When Lydia and Josh Green walk into Karen’s office one rainy February morning, Karen sees a couple under stress, almost at breaking point. But working with struggling couples, finding out more about their problems, helping to save their marriages, is what Karen does.
But as Karen spends more time with Lydia and Josh, her sense of unease grows… 

The Cinderella Plan by Abi Silver

James Salisbury, owner of a British car manufacturer, ploughs his "self-drive'" car into a young family, with deadly consequences. Will the industry, poised to launch these products, close ranks to cover things up? If it is proved that James was driving the car he may go to prison. But if he is found innocent, the business he has spent most of his life building, and his dream of safer transport for all, may collapse. Lawyers Judith Burton and Constance Lamb team up once again, this time to defend a man who may not want to go free.

Thursday, 27 June 2019

Don't Ever Tell by Lucy Dawson @Bookouture #Review #NetGalley @lucydawsonbooks

Don't Ever Tell by Lucy Dawson
Published by Bookouture
Publication Date: 25th June 2019
Genre:Psychological Thriller
299 pages

Book Description:

Never make a promise you can’t afford to keep…This is a story about Charlotte – a mother and a wife with the perfect job, the perfect life… at least, that’s how it looks from the outside.

But behind closed doors, the marriage is breaking, and Charlotte’s husband Tris doesn’t even know how much. He has no idea what Charlotte has planned for him, who she has found, why she has hired someone to pretend to be her. But he doesn’t have long to wait to find out…

Don’t Ever Tell will keep you gripped from the very first page and have you guessing until the very last. From the bestselling author of The Daughter and White Lies comes an unputdownable psychological thriller unlike anything you’ve read before! 

My Review:

This is a very finely interwoven story, one where I struggled to work out who exactly knew what about the others in the story and which character was telling the whole truth - if any of them.  The writing is top notch, keeping you guessing right from the start as to why each of the handful of main players is treating their friends/family the way they are.  I am reluctant to give too much detail as the whole story needs to be read from the perspective of 'going in blind' else it just won't work - so if you're one of those folks who likes a sneak peak at the end of the book before you get stuck in proper, then in this case I really recommend that you don't because you will be utterly confused and not enjoy how the end relates to the beginning.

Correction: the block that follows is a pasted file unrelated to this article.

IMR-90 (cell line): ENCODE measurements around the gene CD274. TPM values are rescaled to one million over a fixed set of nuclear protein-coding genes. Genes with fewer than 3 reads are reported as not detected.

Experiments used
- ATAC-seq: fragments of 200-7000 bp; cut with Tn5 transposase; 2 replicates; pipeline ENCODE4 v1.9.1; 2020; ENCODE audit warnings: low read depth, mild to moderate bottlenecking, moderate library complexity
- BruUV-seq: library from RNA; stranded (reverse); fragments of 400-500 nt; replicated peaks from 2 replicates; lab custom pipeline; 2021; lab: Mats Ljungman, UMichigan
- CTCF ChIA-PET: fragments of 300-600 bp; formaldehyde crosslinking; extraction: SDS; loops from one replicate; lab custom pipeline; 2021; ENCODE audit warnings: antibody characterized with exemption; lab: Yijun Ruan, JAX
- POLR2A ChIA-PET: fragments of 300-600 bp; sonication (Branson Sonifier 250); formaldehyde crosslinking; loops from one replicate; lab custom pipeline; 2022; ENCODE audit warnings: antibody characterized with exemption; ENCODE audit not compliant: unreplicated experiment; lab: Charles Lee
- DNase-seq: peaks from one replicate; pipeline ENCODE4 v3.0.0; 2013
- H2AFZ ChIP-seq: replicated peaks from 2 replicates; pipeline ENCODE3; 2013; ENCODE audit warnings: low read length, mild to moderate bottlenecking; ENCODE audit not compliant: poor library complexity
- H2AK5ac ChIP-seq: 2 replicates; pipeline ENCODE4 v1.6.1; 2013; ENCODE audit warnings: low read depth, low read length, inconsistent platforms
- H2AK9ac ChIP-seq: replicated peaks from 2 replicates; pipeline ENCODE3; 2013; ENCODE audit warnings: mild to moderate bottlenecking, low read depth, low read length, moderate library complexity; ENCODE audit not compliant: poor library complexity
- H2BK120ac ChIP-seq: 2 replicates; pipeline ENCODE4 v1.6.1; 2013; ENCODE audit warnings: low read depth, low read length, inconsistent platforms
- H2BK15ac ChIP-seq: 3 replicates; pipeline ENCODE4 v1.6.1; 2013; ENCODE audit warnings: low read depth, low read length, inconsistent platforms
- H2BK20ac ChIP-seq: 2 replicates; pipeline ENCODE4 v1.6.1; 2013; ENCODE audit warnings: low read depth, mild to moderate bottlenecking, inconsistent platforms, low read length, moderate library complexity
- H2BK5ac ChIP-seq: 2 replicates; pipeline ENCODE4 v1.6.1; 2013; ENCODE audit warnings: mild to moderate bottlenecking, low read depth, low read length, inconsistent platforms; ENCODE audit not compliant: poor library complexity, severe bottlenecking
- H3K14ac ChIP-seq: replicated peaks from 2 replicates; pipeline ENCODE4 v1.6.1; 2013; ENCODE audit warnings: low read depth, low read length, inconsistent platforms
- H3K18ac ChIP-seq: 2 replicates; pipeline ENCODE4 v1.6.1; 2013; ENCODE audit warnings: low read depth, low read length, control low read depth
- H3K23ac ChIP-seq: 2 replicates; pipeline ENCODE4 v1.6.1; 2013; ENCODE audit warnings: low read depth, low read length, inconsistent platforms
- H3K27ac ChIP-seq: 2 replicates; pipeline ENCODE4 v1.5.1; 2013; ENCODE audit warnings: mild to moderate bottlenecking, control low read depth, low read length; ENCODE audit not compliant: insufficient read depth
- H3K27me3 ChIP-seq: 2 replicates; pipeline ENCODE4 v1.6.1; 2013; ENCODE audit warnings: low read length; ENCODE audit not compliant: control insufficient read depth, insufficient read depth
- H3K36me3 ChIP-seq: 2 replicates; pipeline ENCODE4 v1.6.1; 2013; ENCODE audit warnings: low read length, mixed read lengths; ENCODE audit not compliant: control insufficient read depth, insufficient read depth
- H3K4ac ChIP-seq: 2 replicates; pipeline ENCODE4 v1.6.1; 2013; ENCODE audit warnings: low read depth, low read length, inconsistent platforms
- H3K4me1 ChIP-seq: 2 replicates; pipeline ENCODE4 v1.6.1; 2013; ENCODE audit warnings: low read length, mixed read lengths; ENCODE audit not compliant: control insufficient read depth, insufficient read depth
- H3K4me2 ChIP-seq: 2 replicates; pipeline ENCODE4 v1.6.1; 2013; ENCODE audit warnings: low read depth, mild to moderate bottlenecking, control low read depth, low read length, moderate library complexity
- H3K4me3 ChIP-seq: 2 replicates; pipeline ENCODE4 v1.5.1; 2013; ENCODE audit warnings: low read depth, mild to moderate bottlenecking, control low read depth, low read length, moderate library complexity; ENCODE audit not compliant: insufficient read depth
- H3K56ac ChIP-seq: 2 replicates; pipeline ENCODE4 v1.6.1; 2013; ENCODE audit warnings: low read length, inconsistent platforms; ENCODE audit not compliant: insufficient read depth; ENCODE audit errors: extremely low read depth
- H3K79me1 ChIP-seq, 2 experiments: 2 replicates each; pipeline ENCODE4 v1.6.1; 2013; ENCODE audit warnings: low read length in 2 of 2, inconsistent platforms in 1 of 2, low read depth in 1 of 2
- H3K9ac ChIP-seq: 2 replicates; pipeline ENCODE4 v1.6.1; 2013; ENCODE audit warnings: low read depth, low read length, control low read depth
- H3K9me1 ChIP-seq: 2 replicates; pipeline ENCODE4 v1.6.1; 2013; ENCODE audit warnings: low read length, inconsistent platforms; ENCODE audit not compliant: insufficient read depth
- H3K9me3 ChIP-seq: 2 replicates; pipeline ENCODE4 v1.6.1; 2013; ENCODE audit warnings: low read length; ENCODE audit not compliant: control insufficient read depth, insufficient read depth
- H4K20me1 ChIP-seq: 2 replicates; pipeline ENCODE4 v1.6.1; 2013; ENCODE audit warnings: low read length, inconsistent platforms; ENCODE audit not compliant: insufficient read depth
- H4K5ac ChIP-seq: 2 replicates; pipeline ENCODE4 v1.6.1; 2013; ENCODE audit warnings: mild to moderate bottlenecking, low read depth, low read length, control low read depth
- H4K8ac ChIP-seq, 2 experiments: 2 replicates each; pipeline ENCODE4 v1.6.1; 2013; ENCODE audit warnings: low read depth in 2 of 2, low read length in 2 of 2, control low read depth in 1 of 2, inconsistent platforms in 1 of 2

Charlotte and Tris are struggling to keep their marriage going, but things really are not what they seem in the early stages.  There are proper 'O...M...G' moments at various stages through the book and I felt my allegiances shift from one side of the marriage to the other and back again several times.  Neither character is squeaky clean but at the same time the course of action both of them has chosen seemed at least a little harsh on the other - to say the least. And don't get me started on the way Charlotte treats her sister - I don't know how to spell the sound which expresses my exasperation with that relationship!!

The conclusion to the story is shocking and I don't think I came out of the story liking any of the characters very much, although one in particular I felt more aggrieved for than the others - I am really struggling to tell you my thoughts yet not reveal any key points here!!

It's definitely a book I suggest you read for yourself, you will be engrossed in reading just how badly people can behave when a marriage sours and how far they will go to get vengeance.

My thanks to Netgalley and Bookouture for the opportunity to read and review this book ahead of publication.

About the Author:



Lucy has been writing psychological suspense novels since 2008, when her first bestseller – His Other Lover – was published. She writes full time from her home in Devon, where she lives with her husband and children.
Before that, she used to interview the likes of Steps and SClub7 for a living, making absolutely no use whatsoever of her psychology degree from Warwick University, but having a lot of fun. Lucy is published worldwide and her works has been translated into numerous languages.
Twitter: @lucydawsonbooks